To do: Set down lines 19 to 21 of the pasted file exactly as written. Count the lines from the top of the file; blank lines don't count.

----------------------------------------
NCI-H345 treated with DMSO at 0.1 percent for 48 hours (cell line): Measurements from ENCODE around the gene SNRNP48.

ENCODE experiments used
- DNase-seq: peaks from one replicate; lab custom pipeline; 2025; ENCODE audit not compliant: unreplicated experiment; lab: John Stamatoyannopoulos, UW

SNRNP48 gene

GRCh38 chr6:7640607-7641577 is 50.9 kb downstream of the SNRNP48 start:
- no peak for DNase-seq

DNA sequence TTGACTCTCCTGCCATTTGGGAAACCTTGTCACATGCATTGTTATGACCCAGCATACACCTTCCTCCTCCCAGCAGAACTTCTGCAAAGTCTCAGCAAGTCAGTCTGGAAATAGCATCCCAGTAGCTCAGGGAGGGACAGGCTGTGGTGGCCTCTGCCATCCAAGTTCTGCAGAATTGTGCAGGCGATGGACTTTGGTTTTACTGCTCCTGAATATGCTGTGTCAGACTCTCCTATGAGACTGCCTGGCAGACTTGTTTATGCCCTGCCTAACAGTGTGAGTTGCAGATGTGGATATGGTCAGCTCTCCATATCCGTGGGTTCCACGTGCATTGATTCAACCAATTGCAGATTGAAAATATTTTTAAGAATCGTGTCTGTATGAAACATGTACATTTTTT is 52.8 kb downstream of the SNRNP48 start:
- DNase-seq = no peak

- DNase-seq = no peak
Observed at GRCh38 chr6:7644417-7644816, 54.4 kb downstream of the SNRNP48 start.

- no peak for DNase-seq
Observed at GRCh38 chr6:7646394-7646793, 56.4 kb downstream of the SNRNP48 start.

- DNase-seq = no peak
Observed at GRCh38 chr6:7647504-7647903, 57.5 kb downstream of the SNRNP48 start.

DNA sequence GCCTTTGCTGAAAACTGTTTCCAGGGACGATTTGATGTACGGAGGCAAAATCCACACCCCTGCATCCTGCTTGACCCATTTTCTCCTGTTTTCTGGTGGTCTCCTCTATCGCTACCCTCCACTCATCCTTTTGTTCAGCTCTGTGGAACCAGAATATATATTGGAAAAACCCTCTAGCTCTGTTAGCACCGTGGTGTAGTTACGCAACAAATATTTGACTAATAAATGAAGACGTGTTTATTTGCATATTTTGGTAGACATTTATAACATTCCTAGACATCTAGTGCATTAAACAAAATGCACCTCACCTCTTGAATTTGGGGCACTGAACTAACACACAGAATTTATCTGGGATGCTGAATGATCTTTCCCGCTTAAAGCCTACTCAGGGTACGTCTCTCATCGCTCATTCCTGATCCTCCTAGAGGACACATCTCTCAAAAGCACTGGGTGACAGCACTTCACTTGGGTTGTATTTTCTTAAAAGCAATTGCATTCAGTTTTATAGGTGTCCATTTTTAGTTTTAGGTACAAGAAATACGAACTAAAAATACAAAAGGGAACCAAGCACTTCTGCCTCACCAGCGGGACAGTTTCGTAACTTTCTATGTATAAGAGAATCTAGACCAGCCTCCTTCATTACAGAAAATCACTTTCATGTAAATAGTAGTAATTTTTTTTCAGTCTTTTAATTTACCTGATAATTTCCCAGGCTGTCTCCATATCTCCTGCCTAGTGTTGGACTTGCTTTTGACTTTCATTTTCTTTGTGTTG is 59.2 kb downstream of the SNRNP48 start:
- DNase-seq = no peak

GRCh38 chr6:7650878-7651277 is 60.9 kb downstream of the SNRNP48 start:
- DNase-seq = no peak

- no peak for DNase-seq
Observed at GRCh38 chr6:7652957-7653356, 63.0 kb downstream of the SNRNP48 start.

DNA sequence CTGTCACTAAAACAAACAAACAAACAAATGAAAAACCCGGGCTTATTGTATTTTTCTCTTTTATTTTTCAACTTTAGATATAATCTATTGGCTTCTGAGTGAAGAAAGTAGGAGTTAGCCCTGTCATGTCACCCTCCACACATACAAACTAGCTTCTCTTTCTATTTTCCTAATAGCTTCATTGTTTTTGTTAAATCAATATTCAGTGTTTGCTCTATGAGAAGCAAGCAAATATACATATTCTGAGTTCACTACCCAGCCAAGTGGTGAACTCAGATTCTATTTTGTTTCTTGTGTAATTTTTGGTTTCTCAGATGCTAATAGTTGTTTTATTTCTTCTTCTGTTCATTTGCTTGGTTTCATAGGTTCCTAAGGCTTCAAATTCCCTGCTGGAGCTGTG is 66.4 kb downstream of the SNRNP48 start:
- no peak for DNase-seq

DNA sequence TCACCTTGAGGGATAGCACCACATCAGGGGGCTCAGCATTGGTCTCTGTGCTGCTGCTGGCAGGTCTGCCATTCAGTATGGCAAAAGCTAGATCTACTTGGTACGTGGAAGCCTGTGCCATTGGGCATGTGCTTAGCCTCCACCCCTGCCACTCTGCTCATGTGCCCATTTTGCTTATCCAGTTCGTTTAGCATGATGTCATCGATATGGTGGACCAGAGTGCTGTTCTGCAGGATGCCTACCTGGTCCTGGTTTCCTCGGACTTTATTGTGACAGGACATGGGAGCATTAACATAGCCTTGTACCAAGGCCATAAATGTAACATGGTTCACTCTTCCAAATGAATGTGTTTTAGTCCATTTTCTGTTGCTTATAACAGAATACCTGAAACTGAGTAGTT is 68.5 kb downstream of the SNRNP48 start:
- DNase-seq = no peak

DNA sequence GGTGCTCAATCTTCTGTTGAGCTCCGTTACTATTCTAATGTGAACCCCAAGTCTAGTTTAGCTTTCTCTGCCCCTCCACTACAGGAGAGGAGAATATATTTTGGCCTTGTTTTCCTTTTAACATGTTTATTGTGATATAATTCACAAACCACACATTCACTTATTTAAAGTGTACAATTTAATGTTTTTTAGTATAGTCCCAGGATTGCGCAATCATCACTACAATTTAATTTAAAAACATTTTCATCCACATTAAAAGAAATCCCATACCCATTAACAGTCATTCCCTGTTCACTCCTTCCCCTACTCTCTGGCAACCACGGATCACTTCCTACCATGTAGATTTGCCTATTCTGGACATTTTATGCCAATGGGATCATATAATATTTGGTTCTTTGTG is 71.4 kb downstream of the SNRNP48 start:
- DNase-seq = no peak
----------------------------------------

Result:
- no peak for DNase-seq
Observed at GRCh38 chr6:7652957-7653356, 63.0 kb downstream of the SNRNP48 start.

DNA sequence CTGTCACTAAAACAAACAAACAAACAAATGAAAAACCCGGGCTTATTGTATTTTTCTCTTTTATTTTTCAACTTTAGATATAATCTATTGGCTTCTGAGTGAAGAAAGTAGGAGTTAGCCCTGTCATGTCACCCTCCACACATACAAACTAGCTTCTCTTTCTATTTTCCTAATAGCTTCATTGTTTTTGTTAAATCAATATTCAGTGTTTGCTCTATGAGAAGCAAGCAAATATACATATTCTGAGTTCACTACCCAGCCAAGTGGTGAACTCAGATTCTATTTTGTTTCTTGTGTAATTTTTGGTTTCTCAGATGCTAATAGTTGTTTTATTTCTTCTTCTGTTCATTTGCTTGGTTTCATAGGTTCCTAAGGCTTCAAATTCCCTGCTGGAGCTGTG is 66.4 kb downstream of the SNRNP48 start: